January 20, 2015

The 4 Must Knows of Collaborative Divorce

56195395Collaborative law requires experienced professionals and clients willing to work together to find resolutions for their family law matters. It is a unique, non-adversarial process that provides an alternative to a traditional, litigation. It is a respectful process that depends upon four main tenants.

  1. Full Disclosure. In a collaborative law both parties provide all information relevant to the case. There are no formal discovery processes – no time or money spent on depositions or document requests. Both parties provide everything needed – if someone needs more, they ask and agree to disclose it. Both parties must have all the information they need to generate options and make decisions.
  2. Confidential Process. The information discussed an the options generated are confidential and shall not be disclosed until final resolutions are reached. Divorce is not a confidential process by default. Indeed, the court process is quite transparent. In collaborative, however, the information discussed and shared is not disclosed until the very end. This provides for a more thorough process overall.
  3. Neutral Experts. All experts shall be neutral. They will be chosen by both parties together (often recommended by other professionals) and operate in an on-adversarial manner. Their expertise benefits both parties.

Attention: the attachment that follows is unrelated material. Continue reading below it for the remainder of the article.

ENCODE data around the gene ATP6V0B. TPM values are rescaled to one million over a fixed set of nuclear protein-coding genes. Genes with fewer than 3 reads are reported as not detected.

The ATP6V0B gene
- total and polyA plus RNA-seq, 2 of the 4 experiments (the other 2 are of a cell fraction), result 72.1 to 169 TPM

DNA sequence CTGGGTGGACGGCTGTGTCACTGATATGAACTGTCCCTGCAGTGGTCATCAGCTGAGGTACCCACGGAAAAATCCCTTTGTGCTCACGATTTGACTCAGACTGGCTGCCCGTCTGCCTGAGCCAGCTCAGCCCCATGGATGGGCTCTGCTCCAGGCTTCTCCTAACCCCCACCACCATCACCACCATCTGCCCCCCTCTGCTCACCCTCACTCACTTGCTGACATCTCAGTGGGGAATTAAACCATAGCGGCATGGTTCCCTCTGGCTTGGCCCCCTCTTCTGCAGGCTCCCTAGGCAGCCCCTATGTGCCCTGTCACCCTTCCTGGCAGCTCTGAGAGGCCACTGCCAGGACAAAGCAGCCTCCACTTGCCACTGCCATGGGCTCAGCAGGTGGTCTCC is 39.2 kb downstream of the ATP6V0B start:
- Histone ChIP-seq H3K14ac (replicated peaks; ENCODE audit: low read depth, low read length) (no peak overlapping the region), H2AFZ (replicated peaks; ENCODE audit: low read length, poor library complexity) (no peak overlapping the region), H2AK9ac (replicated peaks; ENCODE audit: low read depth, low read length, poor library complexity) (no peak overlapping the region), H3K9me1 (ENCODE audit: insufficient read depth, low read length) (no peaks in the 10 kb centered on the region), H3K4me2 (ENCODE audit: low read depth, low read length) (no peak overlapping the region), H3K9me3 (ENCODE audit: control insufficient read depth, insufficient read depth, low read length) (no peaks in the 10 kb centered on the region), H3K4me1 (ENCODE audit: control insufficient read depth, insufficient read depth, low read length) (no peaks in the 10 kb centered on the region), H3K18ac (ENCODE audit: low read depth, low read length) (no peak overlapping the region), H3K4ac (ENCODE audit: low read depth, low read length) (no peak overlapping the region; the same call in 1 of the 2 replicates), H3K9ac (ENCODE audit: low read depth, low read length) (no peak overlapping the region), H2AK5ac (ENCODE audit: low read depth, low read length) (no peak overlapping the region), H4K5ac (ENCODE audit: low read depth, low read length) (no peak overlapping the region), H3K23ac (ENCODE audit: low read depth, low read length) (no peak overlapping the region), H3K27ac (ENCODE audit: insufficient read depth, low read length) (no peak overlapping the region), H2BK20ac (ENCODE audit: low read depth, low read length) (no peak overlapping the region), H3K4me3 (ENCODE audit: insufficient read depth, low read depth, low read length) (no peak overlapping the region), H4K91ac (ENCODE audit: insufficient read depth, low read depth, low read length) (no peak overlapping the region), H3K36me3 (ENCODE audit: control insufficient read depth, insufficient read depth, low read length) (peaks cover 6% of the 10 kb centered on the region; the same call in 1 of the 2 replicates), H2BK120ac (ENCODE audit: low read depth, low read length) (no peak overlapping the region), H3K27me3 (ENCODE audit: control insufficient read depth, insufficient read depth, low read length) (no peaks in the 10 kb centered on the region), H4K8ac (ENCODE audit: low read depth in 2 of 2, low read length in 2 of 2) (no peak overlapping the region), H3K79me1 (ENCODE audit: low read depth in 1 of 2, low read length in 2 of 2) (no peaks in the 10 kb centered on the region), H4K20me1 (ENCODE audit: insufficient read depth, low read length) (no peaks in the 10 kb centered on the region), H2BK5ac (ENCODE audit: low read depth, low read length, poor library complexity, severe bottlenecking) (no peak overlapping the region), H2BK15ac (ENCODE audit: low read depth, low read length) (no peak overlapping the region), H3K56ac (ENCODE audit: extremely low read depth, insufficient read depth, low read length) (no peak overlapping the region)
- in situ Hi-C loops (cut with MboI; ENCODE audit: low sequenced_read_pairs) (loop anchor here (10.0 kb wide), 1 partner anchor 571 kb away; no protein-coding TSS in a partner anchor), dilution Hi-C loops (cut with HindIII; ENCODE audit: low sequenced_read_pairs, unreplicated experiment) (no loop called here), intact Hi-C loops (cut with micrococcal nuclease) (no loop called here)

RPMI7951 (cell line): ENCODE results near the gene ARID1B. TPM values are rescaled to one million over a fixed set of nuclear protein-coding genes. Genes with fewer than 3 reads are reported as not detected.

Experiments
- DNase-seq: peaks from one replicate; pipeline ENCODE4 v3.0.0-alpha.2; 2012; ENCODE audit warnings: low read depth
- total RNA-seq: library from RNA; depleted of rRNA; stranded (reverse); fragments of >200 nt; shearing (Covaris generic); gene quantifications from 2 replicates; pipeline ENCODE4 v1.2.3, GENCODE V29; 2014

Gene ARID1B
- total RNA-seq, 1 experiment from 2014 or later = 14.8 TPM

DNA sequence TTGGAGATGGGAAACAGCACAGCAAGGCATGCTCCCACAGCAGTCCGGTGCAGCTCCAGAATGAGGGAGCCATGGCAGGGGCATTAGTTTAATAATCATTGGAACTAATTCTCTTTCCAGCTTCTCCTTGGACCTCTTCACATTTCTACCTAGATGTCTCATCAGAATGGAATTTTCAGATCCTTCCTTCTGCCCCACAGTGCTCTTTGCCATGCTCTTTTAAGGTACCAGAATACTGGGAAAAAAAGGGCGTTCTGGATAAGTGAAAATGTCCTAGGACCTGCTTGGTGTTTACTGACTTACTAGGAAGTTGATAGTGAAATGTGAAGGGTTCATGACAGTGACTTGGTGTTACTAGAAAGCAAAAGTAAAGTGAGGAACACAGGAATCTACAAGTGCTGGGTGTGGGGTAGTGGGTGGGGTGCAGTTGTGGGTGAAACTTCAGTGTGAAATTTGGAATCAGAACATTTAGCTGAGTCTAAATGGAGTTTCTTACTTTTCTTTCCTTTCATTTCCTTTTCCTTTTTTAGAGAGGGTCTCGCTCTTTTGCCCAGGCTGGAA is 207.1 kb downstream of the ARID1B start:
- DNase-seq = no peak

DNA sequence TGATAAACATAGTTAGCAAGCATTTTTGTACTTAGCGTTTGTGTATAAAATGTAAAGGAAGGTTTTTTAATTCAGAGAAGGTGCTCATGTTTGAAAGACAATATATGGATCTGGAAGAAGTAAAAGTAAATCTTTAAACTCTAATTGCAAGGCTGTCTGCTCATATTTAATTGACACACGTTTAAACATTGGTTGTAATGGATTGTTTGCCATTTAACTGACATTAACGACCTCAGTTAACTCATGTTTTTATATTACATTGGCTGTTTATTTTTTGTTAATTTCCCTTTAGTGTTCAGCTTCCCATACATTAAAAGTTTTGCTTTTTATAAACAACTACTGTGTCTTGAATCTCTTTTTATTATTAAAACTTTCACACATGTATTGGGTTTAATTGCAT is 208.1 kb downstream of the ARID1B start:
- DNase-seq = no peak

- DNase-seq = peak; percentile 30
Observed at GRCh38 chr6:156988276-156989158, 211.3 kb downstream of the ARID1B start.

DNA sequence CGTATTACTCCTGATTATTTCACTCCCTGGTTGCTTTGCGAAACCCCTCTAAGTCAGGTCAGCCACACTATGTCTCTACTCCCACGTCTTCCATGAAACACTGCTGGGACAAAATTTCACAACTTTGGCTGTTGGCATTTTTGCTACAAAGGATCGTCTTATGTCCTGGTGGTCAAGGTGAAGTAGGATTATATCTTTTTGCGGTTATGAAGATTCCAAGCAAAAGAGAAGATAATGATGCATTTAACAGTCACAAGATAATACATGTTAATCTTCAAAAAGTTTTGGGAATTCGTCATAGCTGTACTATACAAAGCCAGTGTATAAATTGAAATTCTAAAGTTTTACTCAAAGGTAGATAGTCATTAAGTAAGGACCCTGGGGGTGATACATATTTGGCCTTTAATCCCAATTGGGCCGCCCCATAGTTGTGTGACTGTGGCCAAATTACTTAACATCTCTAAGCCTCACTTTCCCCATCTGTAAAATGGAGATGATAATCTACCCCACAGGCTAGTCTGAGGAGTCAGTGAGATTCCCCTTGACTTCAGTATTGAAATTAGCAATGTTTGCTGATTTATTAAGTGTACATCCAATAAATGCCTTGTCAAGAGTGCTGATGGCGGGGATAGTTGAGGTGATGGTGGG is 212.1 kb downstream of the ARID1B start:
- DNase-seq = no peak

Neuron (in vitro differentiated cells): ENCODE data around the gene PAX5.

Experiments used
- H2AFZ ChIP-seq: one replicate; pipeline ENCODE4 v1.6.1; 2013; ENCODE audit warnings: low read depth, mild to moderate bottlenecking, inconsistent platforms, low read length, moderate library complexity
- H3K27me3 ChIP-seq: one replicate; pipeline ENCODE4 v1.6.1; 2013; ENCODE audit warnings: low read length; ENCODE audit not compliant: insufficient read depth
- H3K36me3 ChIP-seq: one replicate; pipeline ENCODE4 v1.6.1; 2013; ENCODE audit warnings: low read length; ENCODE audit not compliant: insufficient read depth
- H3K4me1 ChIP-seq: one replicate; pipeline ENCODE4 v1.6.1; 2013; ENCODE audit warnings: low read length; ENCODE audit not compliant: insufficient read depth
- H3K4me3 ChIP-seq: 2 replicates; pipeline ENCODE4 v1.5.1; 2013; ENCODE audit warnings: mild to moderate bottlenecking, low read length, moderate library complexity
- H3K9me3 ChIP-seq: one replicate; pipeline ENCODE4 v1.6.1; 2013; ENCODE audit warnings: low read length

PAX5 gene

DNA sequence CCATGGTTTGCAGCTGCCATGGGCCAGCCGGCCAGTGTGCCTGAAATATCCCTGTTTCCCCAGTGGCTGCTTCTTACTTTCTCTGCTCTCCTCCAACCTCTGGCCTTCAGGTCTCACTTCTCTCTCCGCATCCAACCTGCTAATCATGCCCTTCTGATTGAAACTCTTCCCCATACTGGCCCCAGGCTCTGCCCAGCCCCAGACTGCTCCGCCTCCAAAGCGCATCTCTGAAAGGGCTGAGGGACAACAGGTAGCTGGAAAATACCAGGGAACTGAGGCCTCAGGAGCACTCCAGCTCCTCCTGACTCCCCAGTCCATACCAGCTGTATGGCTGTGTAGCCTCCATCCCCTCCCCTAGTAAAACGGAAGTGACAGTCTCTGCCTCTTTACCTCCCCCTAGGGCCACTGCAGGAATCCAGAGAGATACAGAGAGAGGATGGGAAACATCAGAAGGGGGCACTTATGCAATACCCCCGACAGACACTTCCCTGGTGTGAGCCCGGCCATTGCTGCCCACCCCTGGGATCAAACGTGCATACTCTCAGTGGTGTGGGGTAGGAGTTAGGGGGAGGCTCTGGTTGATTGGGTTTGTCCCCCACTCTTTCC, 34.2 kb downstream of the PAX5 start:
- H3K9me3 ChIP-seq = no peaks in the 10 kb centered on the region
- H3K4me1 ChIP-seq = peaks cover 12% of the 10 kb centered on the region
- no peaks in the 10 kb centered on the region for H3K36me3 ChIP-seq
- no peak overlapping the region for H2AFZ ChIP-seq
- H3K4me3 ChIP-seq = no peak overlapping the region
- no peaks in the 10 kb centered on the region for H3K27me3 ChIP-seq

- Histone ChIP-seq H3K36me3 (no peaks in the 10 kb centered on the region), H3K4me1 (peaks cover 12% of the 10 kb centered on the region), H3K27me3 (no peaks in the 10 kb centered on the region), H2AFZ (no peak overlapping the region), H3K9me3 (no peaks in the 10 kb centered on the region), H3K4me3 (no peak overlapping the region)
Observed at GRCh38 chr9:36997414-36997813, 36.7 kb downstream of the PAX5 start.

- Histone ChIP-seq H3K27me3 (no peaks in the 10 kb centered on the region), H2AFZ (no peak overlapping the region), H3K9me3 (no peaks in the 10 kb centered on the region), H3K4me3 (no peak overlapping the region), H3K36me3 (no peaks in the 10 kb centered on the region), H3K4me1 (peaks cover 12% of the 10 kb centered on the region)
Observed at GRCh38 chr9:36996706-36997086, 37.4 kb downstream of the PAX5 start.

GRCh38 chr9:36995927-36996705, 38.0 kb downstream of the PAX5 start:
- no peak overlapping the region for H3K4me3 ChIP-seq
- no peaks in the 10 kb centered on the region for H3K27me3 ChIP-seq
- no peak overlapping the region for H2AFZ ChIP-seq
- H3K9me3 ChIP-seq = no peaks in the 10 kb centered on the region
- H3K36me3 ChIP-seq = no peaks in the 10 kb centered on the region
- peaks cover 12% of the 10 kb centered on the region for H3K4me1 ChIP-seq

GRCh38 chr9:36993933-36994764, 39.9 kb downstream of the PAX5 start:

4. Professionals Limited in Representation. The collaborative professionals on a case can only work in one role – settlement. The professionals cannot represent you in any other matter and in any other capacity. Your collaborative attorney cannot represent you in a court process. A mental health professional (child specialist or coach) cannot provide therapy. And the financial neutrals cannot also solicit your financial planning business. Everyone has one purpose and one role – to help you find collaborative resolutions.

Kimberly Miller
Attorney, KM Family Law, LLC

Kimberly Miller, JD, MA, LAMFT is known for her ability to resolve challenging family issues without resorting to aggressive legal strategies that are damaging to vital family relationships. After years of litigating business and family disputes at a prominent national firm, she recognized the devastating psychological and financial impact that litigation can have on individuals, couples, and other loved ones. She decided to establish her own practice to promote alternative forms of dispute resolution, such as collaborative law and mediation, to reach consensus. Learn more at www.KMFamilyLaw.com

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